I got hooked in with a new therapist at my local Vet center. I am still adjusting to a different style and some new techniques. My new guy wasted no time diving at the core of the rats’ nest of emotions from my deployments. The past two sessions we have been talking a lot about regret and how I still carry things to this day. It is hard to let go. I had been much more focused on my therapy but over the past eight months since I moved away from the VA system (after completing Cognitive Processing Therapy and Prolonged Exposure Therapy) I could feel the weight coming back.
Taking out the sledgehammer
So my new doc and I are chatting a bit, reviewing some details of deployments and how I was feeling. I could tell he was starting to steer the topics with specific questions, when he stood up and said, ”I want you to try something.”
He had guided the conversation about a particular soldier that we lost. He repositioned the chair in the corner to opposite and in front of me and pointed to it saying , “He sitting right there. Talk to him. Tell him what you would’ve told him. What you want to tell him.”
There was no one in the chair but I swear it felt like a sledgehammer knocked down the last little bit of defense I was clinging to. I broke down and just thought about a million things. When I regained my composure I could feel him there. I was calm and I started to talk to him. (paraphrasing now)
“I’m sorry I never did this sooner. I want you to know how proud I am of you. You are good soldier and a better person and not a day goes by that I don’t think about you. I was a only a few blocks away when you’re killed and I still wrestle with the guilt. All the things you wanted to be, a Ranger, a Green Beret, I know you could have done it. I have thought a lot about what you would be doing now had things been different. I know I would be just as proud of you. Until I sat in this chair and thought about it, I had never realized that you went probably one of the exact ways you wanted to go. You went fighting with us against them. Wherever you are, know that you made me a better leader and a better person and you still do to this day. I will not forget you. I love you.”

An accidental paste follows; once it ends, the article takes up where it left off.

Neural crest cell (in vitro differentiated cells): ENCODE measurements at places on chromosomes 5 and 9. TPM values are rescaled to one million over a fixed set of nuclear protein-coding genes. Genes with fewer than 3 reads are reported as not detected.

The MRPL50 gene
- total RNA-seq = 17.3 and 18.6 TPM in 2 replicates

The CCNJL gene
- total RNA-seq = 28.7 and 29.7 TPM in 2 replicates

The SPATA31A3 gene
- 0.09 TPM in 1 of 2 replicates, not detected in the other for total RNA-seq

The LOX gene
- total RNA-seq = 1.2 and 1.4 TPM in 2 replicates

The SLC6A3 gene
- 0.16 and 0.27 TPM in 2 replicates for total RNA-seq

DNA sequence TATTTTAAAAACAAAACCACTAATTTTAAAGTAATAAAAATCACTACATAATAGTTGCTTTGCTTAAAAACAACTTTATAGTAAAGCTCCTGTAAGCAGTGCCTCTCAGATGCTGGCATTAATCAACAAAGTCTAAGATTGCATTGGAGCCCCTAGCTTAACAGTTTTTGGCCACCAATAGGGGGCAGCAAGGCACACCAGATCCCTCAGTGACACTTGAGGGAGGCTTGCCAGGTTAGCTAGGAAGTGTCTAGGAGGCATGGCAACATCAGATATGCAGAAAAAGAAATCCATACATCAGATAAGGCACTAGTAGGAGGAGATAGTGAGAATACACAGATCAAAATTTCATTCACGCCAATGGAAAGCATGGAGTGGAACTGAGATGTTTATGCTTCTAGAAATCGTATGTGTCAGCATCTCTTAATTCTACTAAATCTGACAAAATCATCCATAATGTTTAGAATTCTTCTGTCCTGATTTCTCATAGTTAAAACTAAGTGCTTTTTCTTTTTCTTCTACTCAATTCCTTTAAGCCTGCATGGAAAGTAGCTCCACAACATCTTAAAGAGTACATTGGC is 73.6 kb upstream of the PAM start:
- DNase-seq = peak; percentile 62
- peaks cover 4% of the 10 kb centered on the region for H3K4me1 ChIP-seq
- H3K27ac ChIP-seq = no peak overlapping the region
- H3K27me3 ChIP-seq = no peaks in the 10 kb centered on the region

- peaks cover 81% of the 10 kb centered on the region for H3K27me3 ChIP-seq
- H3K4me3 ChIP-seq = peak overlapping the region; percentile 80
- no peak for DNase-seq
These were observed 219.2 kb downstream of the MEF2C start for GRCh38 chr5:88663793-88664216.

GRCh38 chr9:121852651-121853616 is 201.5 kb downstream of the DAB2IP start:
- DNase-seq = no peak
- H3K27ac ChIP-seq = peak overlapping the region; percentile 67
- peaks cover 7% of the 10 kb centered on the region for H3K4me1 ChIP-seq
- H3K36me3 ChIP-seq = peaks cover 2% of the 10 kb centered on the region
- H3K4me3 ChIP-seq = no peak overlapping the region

It was exhausting.
And then, as the technique goes, I switched and sat in his chair. I imagined myself sitting in the opposite chair and thought of what I would have heard from him.
I hear from my old soldiers now and then. This is not gloating, but they say that they were honored to serve with me. The feeling is completely mutual. But until I imagined my soldier saying it to me I had a real hard time accepting the words of the living because I wanted to hear it so badly from the dead. As I ran through our conversation, I finally started to believe what others had said to me.
A new wall and lighter
By the end of the session I could feel the weight lifting from my soul. I still carry many feelings, but sitting from a slightly different perspective has made all the difference. There is still much work to do but my pack is lighter and I will carry on. My next assignment is a letter and I haven’t decided if I will share it here or not. Either way, I am dedicated to the long haul on this journey.
Gone but not forgotten.